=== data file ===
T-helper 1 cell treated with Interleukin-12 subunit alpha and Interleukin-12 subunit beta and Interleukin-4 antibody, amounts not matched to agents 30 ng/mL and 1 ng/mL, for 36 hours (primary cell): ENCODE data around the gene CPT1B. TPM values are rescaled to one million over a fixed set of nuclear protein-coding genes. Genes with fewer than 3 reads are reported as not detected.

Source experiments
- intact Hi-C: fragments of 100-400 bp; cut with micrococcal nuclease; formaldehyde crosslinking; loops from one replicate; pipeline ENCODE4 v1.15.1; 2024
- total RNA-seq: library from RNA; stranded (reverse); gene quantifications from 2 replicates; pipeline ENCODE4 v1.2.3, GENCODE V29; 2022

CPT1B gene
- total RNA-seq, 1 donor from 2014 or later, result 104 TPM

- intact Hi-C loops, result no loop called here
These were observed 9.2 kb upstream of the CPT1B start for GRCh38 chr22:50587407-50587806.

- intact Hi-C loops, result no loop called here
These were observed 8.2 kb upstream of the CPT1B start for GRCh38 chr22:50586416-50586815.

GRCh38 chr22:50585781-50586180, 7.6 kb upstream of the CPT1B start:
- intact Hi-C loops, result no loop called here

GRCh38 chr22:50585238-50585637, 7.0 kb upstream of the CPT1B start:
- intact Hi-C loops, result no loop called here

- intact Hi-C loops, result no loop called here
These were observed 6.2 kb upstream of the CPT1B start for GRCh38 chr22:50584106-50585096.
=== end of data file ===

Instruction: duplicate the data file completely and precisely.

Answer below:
T-helper 1 cell treated with Interleukin-12 subunit alpha and Interleukin-12 subunit beta and Interleukin-4 antibody, amounts not matched to agents 30 ng/mL and 1 ng/mL, for 36 hours (primary cell): ENCODE data around the gene CPT1B. TPM values are rescaled to one million over a fixed set of nuclear protein-coding genes. Genes with fewer than 3 reads are reported as not detected.

Source experiments
- intact Hi-C: fragments of 100-400 bp; cut with micrococcal nuclease; formaldehyde crosslinking; loops from one replicate; pipeline ENCODE4 v1.15.1; 2024
- total RNA-seq: library from RNA; stranded (reverse); gene quantifications from 2 replicates; pipeline ENCODE4 v1.2.3, GENCODE V29; 2022

CPT1B gene
- total RNA-seq, 1 donor from 2014 or later, result 104 TPM

- intact Hi-C loops, result no loop called here
These were observed 9.2 kb upstream of the CPT1B start for GRCh38 chr22:50587407-50587806.

- intact Hi-C loops, result no loop called here
These were observed 8.2 kb upstream of the CPT1B start for GRCh38 chr22:50586416-50586815.

GRCh38 chr22:50585781-50586180, 7.6 kb upstream of the CPT1B start:
- intact Hi-C loops, result no loop called here

GRCh38 chr22:50585238-50585637, 7.0 kb upstream of the CPT1B start:
- intact Hi-C loops, result no loop called here

- intact Hi-C loops, result no loop called here
These were observed 6.2 kb upstream of the CPT1B start for GRCh38 chr22:50584106-50585096.